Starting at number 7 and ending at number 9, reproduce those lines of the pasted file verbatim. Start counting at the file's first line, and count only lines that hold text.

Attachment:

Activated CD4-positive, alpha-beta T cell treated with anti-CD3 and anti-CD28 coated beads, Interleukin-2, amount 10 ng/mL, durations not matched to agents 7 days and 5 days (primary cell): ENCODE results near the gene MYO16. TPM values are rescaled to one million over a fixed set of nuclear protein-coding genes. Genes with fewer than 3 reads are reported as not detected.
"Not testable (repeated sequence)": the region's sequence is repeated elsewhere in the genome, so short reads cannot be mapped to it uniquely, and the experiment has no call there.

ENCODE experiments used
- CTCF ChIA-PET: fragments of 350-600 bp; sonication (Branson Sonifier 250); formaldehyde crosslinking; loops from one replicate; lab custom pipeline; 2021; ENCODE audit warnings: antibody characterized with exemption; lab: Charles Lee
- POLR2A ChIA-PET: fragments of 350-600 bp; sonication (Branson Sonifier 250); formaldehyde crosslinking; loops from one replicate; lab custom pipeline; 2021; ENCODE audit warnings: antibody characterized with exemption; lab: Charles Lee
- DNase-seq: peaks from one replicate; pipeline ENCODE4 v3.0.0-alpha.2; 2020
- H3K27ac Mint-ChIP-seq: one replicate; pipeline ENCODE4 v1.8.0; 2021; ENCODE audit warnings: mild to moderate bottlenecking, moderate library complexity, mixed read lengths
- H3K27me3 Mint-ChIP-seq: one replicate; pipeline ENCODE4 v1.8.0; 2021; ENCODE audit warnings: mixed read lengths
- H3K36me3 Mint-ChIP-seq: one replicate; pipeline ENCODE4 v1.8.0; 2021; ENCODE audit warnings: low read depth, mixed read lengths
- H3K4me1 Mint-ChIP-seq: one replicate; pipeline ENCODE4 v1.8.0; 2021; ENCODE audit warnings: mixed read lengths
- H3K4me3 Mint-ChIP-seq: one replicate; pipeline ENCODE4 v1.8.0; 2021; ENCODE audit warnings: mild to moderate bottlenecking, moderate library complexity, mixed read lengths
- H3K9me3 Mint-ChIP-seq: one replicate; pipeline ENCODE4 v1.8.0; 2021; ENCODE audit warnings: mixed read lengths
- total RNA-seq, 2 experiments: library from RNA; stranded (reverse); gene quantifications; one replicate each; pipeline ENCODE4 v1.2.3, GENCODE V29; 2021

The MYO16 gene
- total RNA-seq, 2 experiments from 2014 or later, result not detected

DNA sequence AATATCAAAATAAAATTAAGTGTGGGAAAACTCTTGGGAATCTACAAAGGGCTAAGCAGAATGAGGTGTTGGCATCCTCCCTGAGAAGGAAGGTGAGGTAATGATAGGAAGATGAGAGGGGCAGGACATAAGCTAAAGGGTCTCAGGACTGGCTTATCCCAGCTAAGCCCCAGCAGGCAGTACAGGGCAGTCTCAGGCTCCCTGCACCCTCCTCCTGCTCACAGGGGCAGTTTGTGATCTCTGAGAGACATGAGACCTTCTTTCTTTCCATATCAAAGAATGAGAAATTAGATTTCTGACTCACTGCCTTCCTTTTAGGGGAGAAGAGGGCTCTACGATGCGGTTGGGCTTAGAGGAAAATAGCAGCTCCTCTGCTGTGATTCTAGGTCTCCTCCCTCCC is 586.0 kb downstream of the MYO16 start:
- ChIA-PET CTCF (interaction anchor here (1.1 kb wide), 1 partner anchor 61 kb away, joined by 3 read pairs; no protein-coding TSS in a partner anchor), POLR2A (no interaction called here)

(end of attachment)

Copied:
- H3K27ac Mint-ChIP-seq: one replicate; pipeline ENCODE4 v1.8.0; 2021; ENCODE audit warnings: mild to moderate bottlenecking, moderate library complexity, mixed read lengths
- H3K27me3 Mint-ChIP-seq: one replicate; pipeline ENCODE4 v1.8.0; 2021; ENCODE audit warnings: mixed read lengths
- H3K36me3 Mint-ChIP-seq: one replicate; pipeline ENCODE4 v1.8.0; 2021; ENCODE audit warnings: low read depth, mixed read lengths